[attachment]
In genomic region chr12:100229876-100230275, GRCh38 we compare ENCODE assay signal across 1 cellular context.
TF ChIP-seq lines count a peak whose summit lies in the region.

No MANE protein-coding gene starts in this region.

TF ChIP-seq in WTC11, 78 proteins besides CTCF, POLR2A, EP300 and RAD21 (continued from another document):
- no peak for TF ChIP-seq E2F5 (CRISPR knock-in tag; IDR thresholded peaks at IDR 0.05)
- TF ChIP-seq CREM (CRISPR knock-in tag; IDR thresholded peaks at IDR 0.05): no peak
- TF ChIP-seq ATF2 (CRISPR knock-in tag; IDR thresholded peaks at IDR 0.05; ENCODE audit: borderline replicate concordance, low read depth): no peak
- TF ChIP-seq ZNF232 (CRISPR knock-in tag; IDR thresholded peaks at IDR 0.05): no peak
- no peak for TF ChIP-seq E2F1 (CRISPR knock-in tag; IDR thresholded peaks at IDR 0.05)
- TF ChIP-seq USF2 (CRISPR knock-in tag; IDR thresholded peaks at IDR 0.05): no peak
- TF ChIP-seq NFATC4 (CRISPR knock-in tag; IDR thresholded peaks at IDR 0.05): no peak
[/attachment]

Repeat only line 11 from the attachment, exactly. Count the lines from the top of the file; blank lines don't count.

- TF ChIP-seq NFATC4 (CRISPR knock-in tag; IDR thresholded peaks at IDR 0.05): no peak